Palmyra RuinsPalmyra: Past and Present

Nathanael Andrade, University of Oregon
Wednesday, April 6, 2016 at 5:00pm
Upham Hall 002

Over the past year, the endangerment and destruction of antiquities at Palmyra have made global headlines. The lecture provides an overview of Palmyra's material remains and explores why the site is valued by those who study the ancient world.

The Myth of the Unemployed Humanities Major

Nov 11, 2015, By Wilson Peden: For the last time: No, earning a degree in English, philosophy, art history, name-your-humanities-discipline will not condemn you to a lifetime of unemployment and poverty...

Yes, humanities majors can become CEOs

Christian Flores isn’t your typical college senior. At 23 years old, the Latin American studies major already has CEO on his résumé and is pursuing a career in corporate America.“People ask me, ‘Where is that degree going to take you?’” said Flores, a senior at Miami University. “I tell them, ‘Anywhere in the world.’”

Why Every Man Should Study Classical Culture

If you’ve been following the Art of Manliness for awhile now, you’ve likely caught on to the influence that the classical cultures of Greece and Rome exert on a lot of our content. We promote an idea of “manliness as virtue” that was espoused by both of these ancient civilizations. And there’s a reason for that:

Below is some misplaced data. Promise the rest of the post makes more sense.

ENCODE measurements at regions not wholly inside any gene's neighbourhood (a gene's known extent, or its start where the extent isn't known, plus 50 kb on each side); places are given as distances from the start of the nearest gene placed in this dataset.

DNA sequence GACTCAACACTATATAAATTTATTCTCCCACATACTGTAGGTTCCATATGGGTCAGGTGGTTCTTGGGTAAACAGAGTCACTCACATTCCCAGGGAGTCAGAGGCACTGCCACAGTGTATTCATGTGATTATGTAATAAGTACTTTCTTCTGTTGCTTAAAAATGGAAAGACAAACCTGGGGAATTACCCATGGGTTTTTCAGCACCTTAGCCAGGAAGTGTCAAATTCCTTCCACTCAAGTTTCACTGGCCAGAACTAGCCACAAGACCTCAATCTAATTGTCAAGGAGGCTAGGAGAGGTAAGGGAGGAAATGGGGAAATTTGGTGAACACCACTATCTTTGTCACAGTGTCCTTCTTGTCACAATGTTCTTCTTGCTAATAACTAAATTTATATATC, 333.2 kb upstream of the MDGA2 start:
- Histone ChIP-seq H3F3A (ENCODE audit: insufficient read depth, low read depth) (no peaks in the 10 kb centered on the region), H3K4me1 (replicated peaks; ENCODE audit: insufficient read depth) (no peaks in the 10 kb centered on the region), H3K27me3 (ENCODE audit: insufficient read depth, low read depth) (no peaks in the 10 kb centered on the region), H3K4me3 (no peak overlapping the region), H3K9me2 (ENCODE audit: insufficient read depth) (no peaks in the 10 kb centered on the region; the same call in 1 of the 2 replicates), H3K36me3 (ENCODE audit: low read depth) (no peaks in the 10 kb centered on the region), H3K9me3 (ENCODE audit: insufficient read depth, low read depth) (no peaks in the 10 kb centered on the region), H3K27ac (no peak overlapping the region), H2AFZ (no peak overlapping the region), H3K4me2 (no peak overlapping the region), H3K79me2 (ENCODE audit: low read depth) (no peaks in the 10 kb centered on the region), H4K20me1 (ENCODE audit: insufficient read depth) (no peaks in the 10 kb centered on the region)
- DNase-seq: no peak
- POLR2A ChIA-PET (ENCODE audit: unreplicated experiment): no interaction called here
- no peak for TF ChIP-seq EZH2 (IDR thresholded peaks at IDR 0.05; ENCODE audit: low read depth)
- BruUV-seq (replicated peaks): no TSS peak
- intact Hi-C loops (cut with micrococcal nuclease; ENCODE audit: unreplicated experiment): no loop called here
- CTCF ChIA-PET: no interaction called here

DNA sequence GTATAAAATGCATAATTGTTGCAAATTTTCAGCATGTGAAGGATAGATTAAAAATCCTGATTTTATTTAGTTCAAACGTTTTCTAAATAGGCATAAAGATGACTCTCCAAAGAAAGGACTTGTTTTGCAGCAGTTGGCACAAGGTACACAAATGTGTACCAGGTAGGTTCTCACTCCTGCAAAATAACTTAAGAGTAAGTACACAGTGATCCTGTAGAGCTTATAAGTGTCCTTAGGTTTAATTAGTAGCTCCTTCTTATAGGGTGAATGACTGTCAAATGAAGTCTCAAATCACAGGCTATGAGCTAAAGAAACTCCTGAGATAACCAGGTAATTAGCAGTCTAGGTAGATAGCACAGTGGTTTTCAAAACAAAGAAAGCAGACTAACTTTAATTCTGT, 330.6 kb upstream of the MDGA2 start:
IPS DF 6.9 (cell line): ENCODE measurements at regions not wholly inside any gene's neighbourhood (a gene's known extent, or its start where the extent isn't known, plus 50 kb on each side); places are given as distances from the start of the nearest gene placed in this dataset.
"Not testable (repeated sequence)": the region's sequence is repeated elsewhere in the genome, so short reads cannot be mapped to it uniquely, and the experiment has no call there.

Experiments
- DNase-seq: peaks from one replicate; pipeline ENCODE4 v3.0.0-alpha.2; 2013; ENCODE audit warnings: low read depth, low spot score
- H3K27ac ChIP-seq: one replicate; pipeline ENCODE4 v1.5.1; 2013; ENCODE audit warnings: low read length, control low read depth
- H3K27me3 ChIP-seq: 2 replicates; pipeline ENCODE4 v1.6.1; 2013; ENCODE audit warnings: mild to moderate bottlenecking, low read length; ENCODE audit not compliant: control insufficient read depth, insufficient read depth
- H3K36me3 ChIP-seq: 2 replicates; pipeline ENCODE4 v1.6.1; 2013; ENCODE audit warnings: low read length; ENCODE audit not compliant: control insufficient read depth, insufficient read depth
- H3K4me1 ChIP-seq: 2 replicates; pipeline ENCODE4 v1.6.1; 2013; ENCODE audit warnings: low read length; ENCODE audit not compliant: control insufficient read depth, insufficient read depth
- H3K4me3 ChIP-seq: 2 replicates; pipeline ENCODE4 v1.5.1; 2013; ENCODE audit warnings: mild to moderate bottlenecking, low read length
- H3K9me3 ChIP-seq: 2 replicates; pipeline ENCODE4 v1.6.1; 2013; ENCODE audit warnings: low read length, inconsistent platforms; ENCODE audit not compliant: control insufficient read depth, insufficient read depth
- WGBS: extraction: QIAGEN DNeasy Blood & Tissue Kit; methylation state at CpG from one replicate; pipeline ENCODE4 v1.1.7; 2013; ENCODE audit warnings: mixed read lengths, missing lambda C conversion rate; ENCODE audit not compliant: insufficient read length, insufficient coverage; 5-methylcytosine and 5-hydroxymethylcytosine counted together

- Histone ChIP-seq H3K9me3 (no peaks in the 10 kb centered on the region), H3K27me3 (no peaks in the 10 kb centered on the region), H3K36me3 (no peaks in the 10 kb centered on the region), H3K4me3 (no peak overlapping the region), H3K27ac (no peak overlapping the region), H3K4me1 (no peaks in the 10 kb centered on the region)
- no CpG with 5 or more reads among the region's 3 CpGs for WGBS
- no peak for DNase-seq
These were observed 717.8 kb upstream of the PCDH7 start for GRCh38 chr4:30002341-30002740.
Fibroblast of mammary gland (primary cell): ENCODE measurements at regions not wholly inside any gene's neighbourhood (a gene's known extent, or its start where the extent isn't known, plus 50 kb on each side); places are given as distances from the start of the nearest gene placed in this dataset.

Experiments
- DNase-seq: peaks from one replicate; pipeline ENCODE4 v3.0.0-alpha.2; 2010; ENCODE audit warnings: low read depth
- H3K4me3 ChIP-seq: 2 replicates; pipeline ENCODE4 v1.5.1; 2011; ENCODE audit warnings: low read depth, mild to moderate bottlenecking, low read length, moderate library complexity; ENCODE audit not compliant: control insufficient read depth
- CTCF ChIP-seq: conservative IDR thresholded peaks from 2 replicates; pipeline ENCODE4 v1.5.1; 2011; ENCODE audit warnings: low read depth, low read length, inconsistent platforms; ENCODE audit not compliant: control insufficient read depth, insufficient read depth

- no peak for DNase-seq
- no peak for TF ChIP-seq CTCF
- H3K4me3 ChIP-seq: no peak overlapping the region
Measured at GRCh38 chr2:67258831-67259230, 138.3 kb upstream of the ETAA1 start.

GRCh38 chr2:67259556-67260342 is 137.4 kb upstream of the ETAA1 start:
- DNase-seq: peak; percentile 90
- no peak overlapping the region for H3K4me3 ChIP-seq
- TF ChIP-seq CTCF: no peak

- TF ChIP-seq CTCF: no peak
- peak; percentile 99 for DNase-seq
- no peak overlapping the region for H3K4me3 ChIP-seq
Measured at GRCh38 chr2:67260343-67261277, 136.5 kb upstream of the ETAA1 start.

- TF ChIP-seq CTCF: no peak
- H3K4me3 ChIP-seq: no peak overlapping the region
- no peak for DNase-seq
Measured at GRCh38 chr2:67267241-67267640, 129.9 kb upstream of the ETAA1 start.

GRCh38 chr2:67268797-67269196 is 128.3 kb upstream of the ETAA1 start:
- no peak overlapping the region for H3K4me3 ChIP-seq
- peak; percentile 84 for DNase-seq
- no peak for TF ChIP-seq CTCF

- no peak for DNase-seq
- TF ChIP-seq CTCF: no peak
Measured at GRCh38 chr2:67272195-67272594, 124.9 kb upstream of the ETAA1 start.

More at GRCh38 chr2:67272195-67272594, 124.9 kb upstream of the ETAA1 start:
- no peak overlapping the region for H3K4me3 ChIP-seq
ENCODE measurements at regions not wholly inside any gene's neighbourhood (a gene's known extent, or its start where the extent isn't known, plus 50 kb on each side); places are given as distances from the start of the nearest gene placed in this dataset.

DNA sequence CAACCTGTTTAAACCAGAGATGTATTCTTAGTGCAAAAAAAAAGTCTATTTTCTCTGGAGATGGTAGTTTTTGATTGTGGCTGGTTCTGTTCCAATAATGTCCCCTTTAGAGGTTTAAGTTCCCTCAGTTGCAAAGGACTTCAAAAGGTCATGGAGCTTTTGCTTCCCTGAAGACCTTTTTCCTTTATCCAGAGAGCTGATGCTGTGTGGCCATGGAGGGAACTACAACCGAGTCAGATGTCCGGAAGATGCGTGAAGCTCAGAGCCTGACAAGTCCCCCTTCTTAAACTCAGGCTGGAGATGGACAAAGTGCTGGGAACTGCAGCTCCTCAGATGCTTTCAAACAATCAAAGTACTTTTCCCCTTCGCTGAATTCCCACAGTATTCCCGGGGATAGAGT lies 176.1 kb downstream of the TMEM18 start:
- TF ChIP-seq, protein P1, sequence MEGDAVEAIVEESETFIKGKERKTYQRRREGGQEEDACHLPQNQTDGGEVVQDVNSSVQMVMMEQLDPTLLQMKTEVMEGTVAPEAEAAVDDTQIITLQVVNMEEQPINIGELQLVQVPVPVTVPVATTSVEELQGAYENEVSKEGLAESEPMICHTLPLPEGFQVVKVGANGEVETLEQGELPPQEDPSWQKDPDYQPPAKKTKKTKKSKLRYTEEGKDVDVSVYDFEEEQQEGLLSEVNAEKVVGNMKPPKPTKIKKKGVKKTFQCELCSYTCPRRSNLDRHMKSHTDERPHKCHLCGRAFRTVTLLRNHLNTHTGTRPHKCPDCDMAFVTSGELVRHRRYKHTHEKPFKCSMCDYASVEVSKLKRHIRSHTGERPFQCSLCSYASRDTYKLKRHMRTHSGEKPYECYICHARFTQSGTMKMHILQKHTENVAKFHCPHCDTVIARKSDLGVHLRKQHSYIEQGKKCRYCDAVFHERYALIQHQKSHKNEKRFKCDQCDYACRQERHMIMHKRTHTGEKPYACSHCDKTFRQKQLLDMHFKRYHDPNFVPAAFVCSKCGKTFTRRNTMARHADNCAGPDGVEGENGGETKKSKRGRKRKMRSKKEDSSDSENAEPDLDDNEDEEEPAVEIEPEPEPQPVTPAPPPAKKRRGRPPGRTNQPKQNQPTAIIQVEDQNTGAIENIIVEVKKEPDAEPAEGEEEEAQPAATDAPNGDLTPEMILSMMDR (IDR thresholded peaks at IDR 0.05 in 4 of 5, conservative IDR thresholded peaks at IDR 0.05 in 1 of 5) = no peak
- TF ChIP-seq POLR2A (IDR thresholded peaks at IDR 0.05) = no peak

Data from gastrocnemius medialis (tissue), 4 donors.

"Who's Naked?  Julius Caesar, Not the General, Not the 'Tyrant'--The Man of Letters"

Christopher Krebs, Associate Professor of Classics, Stanford University
November 3, 2015 at 7:00pm in Harrison Hall Room 111
Sponsored by The Humanities Center, the Department of Classics, the Department of History, the Black World Studies Program, and the Department of German, Russian, Asian and Middle Eastern Languages and Cultures

Dimitri Nakassis, MacAurthur Fellow, is a classicist transforming our understanding of prehistoric Greek societies